708. The Special AKA, In the Studio (1984)
Using the most straightforward explanation, In the Studio is the third album from the Specials. The fact that the band is billed as the Special AKA tells a significant story. This wasn’t the same outfit that topped the U.K. chart two times in the early nineteen-eighties and delivered seven straight Top 10 hits on the same tally of hots. In the Studio is the document of a band in disarray.
The troubles began when Terry Hall, Neville Staple, and Lynval Golding left the band to form Fun Boy Three. Jerry Dammers, the keyboardist and chief songwriter of the Specials, tried to cobble together a new lineup for the band, cycling through session musicians and members snatched from other bands. In all, Dammers and the rotating support cast spent about two years toiling away in fits and starts. It was apparently a bleak scene during sessions, leading Horace Panter, the Specials’ bassist and co-founder, to later observe the “atmosphere was unbearable.” He quit the band midway through recording process.
Despite these conflicts, In the Studio is a strong album, though miles away from the froth ska music with which the Specials built their fame. That is largely attributable to the new collaborators Dammers brought into his circle, since they were far more accustomed to jazz-influenced riffs than caffeinated Jamaican rhythms. Dammers was also clearly looking outside himself in shaping the lyrics, leading to highly politicized songs such as plaintive pleas “(Free) Nelson Mandela” and “Bright Lights,” the latter of which references the case of Colin Roach, a black man who died in police custody in 1983. Often, the Special AKA chose the most direct path to making their points, as on “Your Racist Friend,” which argues “If you have a racist friend/ Now is the time, now is the time/ For your friendship to end.”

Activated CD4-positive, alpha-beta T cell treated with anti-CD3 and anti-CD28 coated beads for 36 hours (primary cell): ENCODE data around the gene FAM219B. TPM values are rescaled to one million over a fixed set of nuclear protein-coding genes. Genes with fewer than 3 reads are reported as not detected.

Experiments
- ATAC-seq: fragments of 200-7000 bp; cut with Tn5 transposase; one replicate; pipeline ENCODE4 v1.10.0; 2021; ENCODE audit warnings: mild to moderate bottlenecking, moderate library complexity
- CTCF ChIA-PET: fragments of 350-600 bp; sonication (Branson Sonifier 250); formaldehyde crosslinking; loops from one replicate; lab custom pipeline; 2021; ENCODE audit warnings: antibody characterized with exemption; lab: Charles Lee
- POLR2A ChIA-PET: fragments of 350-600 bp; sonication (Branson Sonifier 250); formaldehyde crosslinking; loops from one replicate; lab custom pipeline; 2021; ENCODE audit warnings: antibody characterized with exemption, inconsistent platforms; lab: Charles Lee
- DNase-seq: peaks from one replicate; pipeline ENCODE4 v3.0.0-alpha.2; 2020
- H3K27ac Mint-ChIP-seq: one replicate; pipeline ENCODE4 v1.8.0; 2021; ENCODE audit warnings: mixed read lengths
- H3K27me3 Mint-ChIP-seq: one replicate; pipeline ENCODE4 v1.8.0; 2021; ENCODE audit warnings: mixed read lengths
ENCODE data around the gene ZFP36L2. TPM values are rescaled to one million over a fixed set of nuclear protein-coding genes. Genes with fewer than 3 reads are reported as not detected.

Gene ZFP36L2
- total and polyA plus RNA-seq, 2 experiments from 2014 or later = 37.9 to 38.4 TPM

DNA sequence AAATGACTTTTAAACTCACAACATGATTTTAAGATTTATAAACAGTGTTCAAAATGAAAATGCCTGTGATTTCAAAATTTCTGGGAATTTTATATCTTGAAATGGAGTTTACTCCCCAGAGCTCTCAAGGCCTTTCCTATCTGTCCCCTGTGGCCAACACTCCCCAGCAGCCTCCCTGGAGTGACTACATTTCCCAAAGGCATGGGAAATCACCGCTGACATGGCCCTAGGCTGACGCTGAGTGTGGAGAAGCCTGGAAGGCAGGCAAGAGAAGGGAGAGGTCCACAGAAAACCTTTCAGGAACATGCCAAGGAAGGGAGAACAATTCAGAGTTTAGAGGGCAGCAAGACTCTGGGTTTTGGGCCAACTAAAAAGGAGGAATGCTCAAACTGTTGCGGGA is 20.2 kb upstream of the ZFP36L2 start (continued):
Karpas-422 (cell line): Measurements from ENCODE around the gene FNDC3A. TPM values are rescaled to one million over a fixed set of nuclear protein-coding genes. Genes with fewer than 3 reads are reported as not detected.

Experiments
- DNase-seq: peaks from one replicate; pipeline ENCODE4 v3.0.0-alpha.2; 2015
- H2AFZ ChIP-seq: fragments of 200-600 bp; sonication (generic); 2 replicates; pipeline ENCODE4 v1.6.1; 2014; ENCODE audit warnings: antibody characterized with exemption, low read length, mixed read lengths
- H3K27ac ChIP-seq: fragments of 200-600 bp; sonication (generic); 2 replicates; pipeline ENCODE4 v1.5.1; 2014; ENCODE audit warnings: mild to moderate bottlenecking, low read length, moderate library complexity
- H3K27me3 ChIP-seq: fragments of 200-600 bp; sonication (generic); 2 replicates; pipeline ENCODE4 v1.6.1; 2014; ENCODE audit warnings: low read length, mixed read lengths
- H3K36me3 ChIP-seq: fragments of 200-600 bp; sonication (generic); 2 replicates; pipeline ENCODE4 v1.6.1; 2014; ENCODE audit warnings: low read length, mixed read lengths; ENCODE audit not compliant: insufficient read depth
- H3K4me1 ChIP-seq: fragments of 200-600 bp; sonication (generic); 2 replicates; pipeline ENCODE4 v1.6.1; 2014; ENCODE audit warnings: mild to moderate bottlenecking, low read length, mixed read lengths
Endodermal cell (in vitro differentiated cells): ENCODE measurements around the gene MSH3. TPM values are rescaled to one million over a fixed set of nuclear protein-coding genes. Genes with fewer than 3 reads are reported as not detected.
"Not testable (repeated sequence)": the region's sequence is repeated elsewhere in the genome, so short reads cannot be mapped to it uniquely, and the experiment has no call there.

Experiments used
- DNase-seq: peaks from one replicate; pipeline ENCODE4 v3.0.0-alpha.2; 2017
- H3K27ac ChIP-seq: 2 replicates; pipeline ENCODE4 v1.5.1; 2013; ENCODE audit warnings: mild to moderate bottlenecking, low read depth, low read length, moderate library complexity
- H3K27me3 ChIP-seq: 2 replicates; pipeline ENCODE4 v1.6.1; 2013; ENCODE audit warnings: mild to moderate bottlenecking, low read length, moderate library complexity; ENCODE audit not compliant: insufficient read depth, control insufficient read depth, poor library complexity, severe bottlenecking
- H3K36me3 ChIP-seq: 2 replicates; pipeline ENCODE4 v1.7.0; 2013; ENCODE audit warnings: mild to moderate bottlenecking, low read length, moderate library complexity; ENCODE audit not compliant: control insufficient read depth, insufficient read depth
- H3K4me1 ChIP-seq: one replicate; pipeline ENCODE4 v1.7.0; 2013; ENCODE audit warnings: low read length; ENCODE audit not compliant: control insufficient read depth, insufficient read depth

There’s a remarkable fullness of thought in the sound of the individual tracks. “The Lonely Crowd” jazz colliding with R&B, “Housebound” is flinty and experimental, and “Break Down the Door” recaptures Stax soul sound, giving it a decidedly modern spin. None of this was what fans wanted, evidently. Except for “(Free) Nelson Mandela,” which benefited from its timeliness, none of the singles fared particularly well, and the album was the band’s lowest-charting effort to date.
Shortly after the release of In the Studio, Dammers dissolved the band, opting for other pursuits. The Specials’ name has been opportunistically employed for various nostalgia tours over the years, but Dammers hasn’t really been a part of the zombie versions of the band.